© By Shiloh Moore
Published on ‘Authenticity Today’ Website:
If you listen to your self talk, do you find you treat yourself kindly? Or do you find you say things to yourself that you would never dare say to or about another person? Or to a child you loved?
Coming from a Christian upbringing, I was encouraged to love my neighbour as I love myself. Loving my neighbour came easily to me, but here’s the catch: deep within I struggled to love my self. I talked harshly to myself in a way I never would about another person, let alone one I loved.
A friend suggested an exercise, to talk to your ‘inner child’ and learn to speak to yourself with the love and patience you would speak to her. She suggested this:
• Write a conversation between you now, and your self at a specific young age (your inner child). You may choose to do the exercise again with your inner child at different significant ages.
• As you write the conversation, let your inner child write with a pen in your non-dominant hand (ie Left hand for Right handed people, or the reverse). Try to lose judgment of how messy you write, and be patient with her. Write your responses with your dominant hand.
• Talk to her kindly, like you would talk to a child you love. Ask her how is she feeling? How does she feel when you talk to yourself like you do? Does she feel nurtured or abandoned? Does she have anything she wants to say to you? Does she have words to encourage you about yourself today? Does she feel you are living the life she once dreamed you would lead? How does she feel about how you are living your life now? Is there anything she would change? Don’t think hard, write down the first words that enter your head. Delve as deeply as you dare and go gently. Many people find their inner child is hurting, so be kind, and give her a voice. Listen to what she has to say. Be patient and cry if you need to.
• Once you are finished say thank you to your child for talking with you. Ask her to visit again.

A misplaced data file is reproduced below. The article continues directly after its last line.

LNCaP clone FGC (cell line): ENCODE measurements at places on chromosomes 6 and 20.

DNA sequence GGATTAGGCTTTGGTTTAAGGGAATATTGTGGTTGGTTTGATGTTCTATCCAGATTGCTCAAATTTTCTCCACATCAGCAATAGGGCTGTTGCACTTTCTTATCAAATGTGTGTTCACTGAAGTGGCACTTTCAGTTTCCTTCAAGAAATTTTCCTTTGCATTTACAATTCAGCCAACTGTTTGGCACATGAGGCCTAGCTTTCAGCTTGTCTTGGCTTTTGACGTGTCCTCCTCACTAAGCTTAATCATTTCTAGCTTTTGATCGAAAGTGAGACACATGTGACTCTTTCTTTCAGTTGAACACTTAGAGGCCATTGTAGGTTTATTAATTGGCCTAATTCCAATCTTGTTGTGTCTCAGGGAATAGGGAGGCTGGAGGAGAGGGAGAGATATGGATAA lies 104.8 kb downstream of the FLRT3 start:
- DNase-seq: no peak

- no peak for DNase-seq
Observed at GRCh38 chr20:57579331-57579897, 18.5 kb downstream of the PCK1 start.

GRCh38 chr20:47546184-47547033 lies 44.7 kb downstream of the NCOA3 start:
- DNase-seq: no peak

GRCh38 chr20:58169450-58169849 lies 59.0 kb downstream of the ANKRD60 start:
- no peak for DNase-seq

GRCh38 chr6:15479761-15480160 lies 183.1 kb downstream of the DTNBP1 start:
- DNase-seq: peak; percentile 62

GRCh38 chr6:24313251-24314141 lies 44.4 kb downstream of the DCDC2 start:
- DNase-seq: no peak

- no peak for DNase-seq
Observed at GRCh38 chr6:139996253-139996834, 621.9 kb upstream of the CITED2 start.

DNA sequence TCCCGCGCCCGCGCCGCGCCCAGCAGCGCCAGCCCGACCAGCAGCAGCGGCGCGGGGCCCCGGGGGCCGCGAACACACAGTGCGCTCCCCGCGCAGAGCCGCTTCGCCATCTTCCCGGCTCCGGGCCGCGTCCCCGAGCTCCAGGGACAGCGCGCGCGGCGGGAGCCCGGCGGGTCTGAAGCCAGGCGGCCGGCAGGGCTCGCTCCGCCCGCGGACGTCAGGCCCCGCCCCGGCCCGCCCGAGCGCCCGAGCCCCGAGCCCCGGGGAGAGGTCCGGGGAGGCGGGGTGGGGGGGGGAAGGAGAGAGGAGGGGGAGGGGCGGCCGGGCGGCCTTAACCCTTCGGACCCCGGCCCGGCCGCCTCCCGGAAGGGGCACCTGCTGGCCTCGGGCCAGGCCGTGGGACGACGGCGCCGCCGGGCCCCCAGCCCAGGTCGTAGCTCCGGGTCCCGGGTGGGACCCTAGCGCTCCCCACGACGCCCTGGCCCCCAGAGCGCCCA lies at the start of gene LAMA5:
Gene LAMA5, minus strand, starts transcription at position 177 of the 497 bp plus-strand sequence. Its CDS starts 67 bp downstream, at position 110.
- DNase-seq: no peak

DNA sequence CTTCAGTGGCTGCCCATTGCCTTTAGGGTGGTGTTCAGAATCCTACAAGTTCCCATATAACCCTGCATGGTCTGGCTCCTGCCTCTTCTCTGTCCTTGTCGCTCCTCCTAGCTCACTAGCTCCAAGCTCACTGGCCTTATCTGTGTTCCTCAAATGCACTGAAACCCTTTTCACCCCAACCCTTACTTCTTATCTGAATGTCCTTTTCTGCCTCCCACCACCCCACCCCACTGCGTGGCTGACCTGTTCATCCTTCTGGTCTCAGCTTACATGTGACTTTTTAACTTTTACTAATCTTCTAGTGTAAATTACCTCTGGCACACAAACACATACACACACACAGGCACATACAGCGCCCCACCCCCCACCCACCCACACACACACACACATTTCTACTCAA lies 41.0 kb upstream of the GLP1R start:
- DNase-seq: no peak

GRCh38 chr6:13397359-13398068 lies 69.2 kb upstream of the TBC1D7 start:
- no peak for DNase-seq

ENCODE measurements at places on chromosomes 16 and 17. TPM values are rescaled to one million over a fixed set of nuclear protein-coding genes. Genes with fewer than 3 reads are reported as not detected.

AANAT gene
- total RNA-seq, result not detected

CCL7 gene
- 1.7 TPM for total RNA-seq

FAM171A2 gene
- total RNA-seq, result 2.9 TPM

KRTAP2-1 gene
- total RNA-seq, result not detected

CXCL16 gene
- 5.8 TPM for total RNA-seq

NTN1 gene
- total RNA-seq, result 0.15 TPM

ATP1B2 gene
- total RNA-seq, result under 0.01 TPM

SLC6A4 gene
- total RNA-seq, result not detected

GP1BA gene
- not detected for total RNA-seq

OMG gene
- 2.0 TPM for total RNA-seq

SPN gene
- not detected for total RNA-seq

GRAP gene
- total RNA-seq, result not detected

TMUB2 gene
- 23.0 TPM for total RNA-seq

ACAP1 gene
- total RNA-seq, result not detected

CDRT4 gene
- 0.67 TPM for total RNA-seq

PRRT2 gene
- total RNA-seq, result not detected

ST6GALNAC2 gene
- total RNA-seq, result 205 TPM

• To encourage your inner child you may like to draw or paint from her perspective, using your non-dominant hand. Draw whatever comes, whatever she’d like to say or do. What she dreams of being. If you’d prefer, play the piano or guitar with your non-dominant hand. Ask if she’d like to sing? Respond instinctually and let whatever comes, flow.
The first time I did this exercise I felt quite confronted. I was surprised at how differently I talked to my inner child compared to how I talk to my adult self. She spoke so gently to me now, and she encouraged me and loved me so innocently. I was amazed at how she hurt from her image of her self at that specific age. Now, looking back, I saw an amazing, strong, loving, gentle, struggling soul who needed to be loved. How could I talk to her harshly?
Then I realised something big. This girl is me. She is within me now. The way I talk to myself now is how I treat her. And she needs love.
This changed my thinking. It took time, but whenever I found myself talking harshly to myself I remembered this exercise and asked myself: Would you dare talk this way about someone else, or to a child you loved, or to your inner child? If the answer was no, I would try to stop talking to my self this way.
I went from being my only enemy, to my only ‘lifelong friend’. I now talk to myself gentler and I truly love the girl inside me. She is more than just a part of me within, she is my essence, she is my self in my entirety. I, like everyone else, deserve to be loved and nurtured and now, I love and nurture my self.